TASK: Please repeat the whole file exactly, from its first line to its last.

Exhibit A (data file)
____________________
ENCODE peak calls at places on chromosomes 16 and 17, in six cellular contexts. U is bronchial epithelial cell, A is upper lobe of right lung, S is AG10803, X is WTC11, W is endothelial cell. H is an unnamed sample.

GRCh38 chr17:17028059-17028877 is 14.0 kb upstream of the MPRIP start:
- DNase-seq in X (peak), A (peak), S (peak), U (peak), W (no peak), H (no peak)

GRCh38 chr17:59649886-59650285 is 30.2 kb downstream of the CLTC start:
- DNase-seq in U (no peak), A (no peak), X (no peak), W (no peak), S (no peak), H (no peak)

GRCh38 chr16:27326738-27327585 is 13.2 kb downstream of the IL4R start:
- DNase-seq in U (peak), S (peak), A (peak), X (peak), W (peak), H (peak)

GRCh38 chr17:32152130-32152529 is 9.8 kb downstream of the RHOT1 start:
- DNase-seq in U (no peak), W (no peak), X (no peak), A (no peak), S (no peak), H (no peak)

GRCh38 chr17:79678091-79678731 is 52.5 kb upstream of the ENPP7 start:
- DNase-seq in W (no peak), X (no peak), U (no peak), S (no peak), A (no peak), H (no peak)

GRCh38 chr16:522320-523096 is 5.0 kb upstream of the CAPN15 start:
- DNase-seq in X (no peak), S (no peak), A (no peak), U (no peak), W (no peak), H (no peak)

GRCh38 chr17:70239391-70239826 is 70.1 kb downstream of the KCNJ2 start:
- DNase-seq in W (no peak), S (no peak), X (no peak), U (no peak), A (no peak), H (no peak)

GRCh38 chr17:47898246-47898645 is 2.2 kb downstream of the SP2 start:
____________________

ENCODE peak calls at places on chromosomes 16 and 17, in six cellular contexts. U is bronchial epithelial cell, A is upper lobe of right lung, S is AG10803, X is WTC11, W is endothelial cell. H is an unnamed sample.

GRCh38 chr17:17028059-17028877 is 14.0 kb upstream of the MPRIP start:
- DNase-seq in X (peak), A (peak), S (peak), U (peak), W (no peak), H (no peak)

GRCh38 chr17:59649886-59650285 is 30.2 kb downstream of the CLTC start:
- DNase-seq in U (no peak), A (no peak), X (no peak), W (no peak), S (no peak), H (no peak)

GRCh38 chr16:27326738-27327585 is 13.2 kb downstream of the IL4R start:
- DNase-seq in U (peak), S (peak), A (peak), X (peak), W (peak), H (peak)

GRCh38 chr17:32152130-32152529 is 9.8 kb downstream of the RHOT1 start:
- DNase-seq in U (no peak), W (no peak), X (no peak), A (no peak), S (no peak), H (no peak)

GRCh38 chr17:79678091-79678731 is 52.5 kb upstream of the ENPP7 start:
- DNase-seq in W (no peak), X (no peak), U (no peak), S (no peak), A (no peak), H (no peak)

GRCh38 chr16:522320-523096 is 5.0 kb upstream of the CAPN15 start:
- DNase-seq in X (no peak), S (no peak), A (no peak), U (no peak), W (no peak), H (no peak)

GRCh38 chr17:70239391-70239826 is 70.1 kb downstream of the KCNJ2 start:
- DNase-seq in W (no peak), S (no peak), X (no peak), U (no peak), A (no peak), H (no peak)

GRCh38 chr17:47898246-47898645 is 2.2 kb downstream of the SP2 start: